Nov. 30, 2000 BLACKSBURG, Va. — Studies at Virginia Tech show that, although the metal in lead bullets and shot corrodes rapidly in the natural environment, the lead becomes trapped in the corrosion products so it cannot easily migrate away.
Research carried out by Donald Rimstidt and James Craig, professors of geological sciences in Virginia Tech's College of Arts and Sciences, shows that reactions between the lead metal and ions from the soil solutions deposit minerals like cerrussite (lead carbonate) and hydrocerrussite (lead hydroxycarbonate) onto the surfaces of the bullets and shot. Under normal conditions these minerals are quite insoluble. They form a coating on the metal that traps soluble lead, and this coating protects the metal from further corrosion.
Lead shot and bullets, dispersed at the rate of over 50,000 metric tons per year, now constitute the greatest flux of lead into the U.S. environment. A large fraction of these shot and bullets accumulate onto formal and informal shooting ranges where lead loading can be extremely high.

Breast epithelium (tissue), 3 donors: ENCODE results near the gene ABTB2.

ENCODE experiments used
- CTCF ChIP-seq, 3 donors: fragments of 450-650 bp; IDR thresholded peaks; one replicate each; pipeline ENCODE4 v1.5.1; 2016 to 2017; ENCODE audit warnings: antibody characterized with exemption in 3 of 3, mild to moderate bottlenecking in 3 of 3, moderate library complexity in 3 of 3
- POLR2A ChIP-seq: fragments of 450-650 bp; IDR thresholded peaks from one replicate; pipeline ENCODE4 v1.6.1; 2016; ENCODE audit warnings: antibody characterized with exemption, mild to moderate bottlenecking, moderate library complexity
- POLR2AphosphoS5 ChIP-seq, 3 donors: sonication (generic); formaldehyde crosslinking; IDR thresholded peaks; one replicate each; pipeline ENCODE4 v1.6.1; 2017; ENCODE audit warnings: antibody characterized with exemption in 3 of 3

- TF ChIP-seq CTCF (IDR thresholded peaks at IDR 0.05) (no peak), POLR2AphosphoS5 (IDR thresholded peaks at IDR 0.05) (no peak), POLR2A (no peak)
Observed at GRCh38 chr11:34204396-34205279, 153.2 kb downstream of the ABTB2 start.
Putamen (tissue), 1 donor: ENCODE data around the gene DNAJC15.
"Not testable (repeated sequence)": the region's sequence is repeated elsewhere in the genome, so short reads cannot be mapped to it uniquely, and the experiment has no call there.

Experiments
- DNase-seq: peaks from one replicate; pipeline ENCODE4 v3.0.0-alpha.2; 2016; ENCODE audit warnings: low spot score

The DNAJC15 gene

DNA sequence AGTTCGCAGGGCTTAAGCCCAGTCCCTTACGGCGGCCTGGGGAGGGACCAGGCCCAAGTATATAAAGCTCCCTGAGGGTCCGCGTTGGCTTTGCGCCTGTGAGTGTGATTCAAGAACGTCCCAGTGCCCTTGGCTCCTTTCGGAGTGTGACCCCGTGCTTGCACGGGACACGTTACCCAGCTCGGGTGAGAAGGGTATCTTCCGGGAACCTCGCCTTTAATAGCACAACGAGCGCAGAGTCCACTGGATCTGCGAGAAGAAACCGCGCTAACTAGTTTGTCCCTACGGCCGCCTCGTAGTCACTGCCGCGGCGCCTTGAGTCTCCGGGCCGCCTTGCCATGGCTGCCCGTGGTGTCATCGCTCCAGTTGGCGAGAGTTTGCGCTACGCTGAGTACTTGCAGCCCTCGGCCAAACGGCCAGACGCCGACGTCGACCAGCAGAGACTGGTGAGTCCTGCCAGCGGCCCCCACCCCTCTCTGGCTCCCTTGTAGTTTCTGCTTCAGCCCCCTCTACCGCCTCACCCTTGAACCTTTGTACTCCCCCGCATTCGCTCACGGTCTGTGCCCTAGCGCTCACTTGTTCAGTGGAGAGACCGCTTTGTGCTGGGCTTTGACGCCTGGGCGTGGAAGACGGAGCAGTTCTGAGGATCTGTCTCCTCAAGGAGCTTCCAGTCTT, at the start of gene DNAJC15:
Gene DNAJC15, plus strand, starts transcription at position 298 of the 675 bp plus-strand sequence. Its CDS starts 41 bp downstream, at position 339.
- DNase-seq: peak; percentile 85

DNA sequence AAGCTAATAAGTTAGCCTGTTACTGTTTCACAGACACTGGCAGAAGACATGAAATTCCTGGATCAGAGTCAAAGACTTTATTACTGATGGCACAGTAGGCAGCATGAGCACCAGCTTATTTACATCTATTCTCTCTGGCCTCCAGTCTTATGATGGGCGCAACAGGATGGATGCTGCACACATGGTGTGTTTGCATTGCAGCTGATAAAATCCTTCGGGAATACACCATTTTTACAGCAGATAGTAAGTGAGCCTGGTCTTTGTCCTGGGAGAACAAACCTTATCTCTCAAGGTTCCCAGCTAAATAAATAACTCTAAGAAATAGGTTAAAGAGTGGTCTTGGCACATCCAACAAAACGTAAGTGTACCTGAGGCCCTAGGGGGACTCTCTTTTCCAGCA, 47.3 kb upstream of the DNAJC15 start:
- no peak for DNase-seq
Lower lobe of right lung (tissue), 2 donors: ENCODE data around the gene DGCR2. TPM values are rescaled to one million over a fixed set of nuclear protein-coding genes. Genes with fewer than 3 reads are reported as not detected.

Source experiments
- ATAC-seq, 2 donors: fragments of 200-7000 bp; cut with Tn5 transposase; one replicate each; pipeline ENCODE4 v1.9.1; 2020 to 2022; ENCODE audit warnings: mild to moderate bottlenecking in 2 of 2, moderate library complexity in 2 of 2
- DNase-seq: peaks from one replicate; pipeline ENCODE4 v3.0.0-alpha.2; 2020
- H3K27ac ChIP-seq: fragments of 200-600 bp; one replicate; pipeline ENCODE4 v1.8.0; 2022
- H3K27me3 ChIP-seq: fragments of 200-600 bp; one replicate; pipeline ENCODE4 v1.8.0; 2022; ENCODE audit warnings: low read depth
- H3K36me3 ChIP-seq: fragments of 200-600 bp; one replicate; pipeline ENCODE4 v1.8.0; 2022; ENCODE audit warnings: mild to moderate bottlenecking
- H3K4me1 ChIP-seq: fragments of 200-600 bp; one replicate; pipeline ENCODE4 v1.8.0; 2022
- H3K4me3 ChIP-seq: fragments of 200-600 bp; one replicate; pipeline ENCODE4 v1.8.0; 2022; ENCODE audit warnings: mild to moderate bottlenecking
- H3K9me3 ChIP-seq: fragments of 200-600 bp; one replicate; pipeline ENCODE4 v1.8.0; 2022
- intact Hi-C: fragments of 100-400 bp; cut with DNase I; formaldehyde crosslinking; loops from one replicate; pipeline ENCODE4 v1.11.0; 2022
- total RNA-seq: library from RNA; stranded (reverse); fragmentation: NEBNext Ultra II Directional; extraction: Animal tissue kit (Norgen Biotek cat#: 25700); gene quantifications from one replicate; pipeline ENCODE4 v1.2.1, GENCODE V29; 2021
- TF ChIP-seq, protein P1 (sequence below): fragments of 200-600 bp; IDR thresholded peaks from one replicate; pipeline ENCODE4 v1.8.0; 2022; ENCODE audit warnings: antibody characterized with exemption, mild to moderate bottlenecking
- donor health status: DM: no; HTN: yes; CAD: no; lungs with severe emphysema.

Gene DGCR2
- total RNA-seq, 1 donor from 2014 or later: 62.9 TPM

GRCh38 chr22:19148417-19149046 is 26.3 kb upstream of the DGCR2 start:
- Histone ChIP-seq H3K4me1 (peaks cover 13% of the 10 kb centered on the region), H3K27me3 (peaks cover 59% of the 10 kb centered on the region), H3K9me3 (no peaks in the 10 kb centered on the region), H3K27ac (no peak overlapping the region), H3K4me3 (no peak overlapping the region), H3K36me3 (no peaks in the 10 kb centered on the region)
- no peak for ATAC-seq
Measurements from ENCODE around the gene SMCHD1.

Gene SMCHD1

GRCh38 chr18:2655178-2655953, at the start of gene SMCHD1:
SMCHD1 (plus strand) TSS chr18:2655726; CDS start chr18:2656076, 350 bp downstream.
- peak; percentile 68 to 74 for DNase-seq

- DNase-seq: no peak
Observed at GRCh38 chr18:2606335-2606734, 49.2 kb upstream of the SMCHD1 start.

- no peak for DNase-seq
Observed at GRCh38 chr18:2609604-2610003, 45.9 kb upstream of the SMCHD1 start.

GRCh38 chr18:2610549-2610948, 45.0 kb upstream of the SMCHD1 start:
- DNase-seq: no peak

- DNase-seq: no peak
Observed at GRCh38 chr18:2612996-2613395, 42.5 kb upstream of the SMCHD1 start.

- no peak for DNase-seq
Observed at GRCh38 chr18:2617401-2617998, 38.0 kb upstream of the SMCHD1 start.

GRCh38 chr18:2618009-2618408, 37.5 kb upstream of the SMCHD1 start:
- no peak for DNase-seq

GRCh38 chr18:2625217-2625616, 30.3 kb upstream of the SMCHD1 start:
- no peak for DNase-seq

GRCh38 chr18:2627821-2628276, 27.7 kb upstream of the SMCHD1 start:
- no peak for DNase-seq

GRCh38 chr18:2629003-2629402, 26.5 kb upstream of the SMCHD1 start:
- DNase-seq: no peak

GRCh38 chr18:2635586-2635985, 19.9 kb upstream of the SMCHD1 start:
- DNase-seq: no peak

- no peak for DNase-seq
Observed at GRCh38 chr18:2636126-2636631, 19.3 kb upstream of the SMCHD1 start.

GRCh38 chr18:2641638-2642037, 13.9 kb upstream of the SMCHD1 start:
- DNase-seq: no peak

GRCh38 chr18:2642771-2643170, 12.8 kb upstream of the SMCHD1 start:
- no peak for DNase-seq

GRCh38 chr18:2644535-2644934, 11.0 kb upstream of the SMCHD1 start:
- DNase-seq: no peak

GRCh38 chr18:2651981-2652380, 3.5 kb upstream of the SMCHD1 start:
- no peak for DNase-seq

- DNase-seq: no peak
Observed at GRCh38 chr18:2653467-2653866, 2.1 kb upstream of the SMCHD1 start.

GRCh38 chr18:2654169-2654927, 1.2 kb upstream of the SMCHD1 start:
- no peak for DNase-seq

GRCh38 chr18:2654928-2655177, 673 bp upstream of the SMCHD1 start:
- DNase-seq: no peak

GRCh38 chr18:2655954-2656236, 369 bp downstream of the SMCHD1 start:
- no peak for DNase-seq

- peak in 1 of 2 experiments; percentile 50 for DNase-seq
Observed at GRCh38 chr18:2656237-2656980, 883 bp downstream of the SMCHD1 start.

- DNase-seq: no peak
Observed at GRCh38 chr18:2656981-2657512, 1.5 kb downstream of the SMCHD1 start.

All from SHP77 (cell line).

Rimstidt and Craig's research has documented loadings of as high as 22,000 g/m2, or 4.5 pounds per square foot. Heightened public awareness of the toxicity of lead, along with the high concentrations of lead found on shooting ranges, has caused growing concerns about the environmental impact of these highly lead-contaminated sites. This new research improves our understanding of the level of environmental risks associated with shooting ranges and suggests that there is relatively little risk that soluble lead will escape from the shooting ranges.
These studies are not only important for making management and design decisions for shooting ranges, but they explain why lead artifacts are preserved. For example, lead bullets from the Civil War have persisted in the battle field soils of Virginia for more than 100 years because of these mineral coatings.
These findings were presented at the Geological Society of American meeting in Reno in November.
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